2 Examples of Enterprise 2.0 Organisations

Advancial Federal Credit Union is an example of a company that has successfully incorporated Web 2.0 technologies to become a thriving Enterprise 2.0 organisation. Its transition began in response to problems its employees were experiencing – problems characteristic of companies in the chasm between Enterprise 1.0 and Enterprise 2.0 that have introduced new computing technologies but haven’t brought in the guidelines to help members/employees to make the most of them. These problems are listed below:

  • Employees didn’t know each other or what everyone’s role was.
  • Not everyone could contribute content to the company information base
  • Information was hard to disseminate and keep consistent and relevant
  • The information base was hard to search, making finding information difficult and time consuming
  • Security was disorganised

In an effort to address these problems, they brought in an ‘intranet in a box’ solution called ‘IntelliEnterprise‘. This platform provided Advancial with a base for Web 2.0 technologies such as blogs, wikis and profile pages and so helped solve many of Advancial’s problems by:

  • Creating a single source of information with controlled access and editing privileges (this keeps out duplicate or outdated versions of data and solves some security issues)
  • Making visible other people and their role in the organisation
  • Opening up content creation to other people
  • Introducing an effective search tool that could swiftly locate relevant information from the central information base.

This approach adheres in multiple ways to the principles of Enterprise 2.0 – it flattens teams hierarchy by opening up content creation to team members, it facilitates the forming and strengthening of social connections through making people’s profiles public and so bringing people together, it supports the collection and sharing of knowledge within the company and (while not exactly going global) still links the geographically diverse branches. That said, Advancial seems to avoid totally embracing the principle of openness since it doesn’t publish the vast stores to information about its members. Considering the confidential nature of that information, this policy is highly appropriate and Advancial does publish details of the products and services it offers.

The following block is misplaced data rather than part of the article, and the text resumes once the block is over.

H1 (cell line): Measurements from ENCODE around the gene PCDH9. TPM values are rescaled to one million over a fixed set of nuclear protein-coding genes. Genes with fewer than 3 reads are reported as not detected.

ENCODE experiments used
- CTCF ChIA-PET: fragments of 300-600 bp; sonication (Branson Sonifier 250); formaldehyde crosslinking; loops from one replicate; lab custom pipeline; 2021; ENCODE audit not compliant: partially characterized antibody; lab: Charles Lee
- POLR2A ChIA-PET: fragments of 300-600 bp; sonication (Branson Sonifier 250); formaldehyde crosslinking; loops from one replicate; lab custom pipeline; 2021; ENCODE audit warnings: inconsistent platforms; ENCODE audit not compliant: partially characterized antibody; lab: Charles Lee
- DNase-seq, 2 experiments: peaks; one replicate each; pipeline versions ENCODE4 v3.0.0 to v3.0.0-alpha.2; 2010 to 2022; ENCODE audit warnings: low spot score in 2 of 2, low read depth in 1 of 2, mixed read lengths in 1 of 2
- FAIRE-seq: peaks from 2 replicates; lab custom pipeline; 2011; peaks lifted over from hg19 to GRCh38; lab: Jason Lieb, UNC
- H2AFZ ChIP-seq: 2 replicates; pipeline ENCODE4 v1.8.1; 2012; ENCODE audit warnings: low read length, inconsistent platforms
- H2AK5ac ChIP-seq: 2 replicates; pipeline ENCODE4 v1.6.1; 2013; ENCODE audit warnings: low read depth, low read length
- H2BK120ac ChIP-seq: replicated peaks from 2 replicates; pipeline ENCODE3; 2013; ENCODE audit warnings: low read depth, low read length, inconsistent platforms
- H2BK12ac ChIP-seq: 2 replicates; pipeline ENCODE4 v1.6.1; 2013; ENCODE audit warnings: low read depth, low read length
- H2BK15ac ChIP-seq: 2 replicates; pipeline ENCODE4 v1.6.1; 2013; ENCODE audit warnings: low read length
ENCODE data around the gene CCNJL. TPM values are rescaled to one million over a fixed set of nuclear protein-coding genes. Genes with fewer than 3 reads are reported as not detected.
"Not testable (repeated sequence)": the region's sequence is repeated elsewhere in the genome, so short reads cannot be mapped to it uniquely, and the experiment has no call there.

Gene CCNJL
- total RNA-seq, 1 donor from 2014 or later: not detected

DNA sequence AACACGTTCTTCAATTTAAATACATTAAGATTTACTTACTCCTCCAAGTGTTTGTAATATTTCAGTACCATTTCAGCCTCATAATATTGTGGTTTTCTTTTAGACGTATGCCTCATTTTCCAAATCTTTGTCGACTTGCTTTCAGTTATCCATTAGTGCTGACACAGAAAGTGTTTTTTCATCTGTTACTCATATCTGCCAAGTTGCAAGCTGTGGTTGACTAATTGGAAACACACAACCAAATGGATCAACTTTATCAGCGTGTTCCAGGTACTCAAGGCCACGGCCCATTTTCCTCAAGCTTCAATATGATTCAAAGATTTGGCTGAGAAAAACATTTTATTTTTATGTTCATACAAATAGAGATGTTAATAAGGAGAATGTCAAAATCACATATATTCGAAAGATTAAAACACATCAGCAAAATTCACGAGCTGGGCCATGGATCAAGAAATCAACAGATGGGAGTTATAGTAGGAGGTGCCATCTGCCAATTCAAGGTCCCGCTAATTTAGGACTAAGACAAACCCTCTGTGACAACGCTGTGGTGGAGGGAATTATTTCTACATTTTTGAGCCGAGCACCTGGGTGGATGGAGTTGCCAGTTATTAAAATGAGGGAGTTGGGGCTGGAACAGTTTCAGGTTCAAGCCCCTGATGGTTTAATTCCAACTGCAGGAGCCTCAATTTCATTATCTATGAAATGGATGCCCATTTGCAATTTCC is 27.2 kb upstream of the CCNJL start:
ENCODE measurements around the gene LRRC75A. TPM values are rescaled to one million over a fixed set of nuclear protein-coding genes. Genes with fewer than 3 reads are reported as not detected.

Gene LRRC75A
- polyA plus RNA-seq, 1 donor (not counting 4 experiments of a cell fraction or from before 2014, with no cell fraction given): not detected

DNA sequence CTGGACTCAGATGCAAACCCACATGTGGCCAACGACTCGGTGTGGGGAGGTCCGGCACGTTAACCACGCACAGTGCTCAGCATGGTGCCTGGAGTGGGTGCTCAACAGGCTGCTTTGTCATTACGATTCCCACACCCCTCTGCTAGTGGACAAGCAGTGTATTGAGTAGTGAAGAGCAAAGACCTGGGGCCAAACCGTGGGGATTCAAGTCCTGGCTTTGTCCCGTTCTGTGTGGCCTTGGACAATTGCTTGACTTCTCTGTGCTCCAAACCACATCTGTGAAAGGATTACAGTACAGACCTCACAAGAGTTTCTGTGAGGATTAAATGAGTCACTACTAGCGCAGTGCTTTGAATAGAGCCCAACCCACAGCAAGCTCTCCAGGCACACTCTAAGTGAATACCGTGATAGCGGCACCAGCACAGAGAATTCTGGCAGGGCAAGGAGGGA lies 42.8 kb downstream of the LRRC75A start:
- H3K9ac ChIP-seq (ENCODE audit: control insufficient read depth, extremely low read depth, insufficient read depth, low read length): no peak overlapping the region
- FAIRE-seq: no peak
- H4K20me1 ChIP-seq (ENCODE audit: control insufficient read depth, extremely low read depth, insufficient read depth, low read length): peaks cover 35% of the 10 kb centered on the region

Another example of an group doing well as an Enterprise 2.0 organisation is BUPA, a healthcare organisation. Part of BUPA’s work is to provide people with information and so knowledge sharing and dissemination amongst its workers is extremely important. To this effect, BUPA has made use of the Cogenz enterprise bookmarking tool.

According to Wikipedia, enterprise bookmarking is “a method of tagging and linking any information using an expanded set of tags to capture knowledge about data” (as different from, social bookmarking, which it defines as “individuals creat[ing] personal collections of bookmarks and shar[ing] their bookmarks with others”). It is expected that the end product of enterprise bookmarking is a rich, relevant folksonomy.

BUPA state their enterprise bookmarking goals to be:

  • Facilitate networking across the organisation
  • Create a knowledge base on the intranet, improving intranet search
  • Analyse tag patterns as a source of information about intellectual capital within the organisation
  • Feed users’ content tags into Autonomy search engine to improve automatic indexing of content

These goals align to some degree with Enterprise 2.0 principles. For starters, networking at all levels of the organisation enables and encourages close collaboration and connection between peers and throughout the ranks. In addition to that, a single user-built information source has been coupled with a powerful search function meaning the vast knowledge base is not just in place but accessible. Linking is not just supported but made the core function of the bookmarking tool.

Although little mention is made of employees actually authoring any of the bookmarked content, tagging has been made an essential part of the bookmarking process.

A key result of the enterprise bookmarking practice is a type of recommendations scheme whereby employees can see what information their peers have listed under the same tag. In this set up, it isn’t the system that identifies similar material – the people using it do that for themselves. Unfortunately, there doesn’t seem to be any signalling function directing people to the appearance or tagging of potentially relevant information.

Though their use of Web 2.0 technologies is considerably different, both Advancial and BUPA are solid examples of Enterprise 2.0 organisations thriving in their respective ways.


One Response to “2 Examples of Enterprise 2.0 Organisations”

  1. Courtney Hunt Says:

    Thanks for these examples. I’ve shared them with the Social Media in Organizations (SMinOrgs) Community.

    Courtney Hunt
    Founder, SMinOrgs Community

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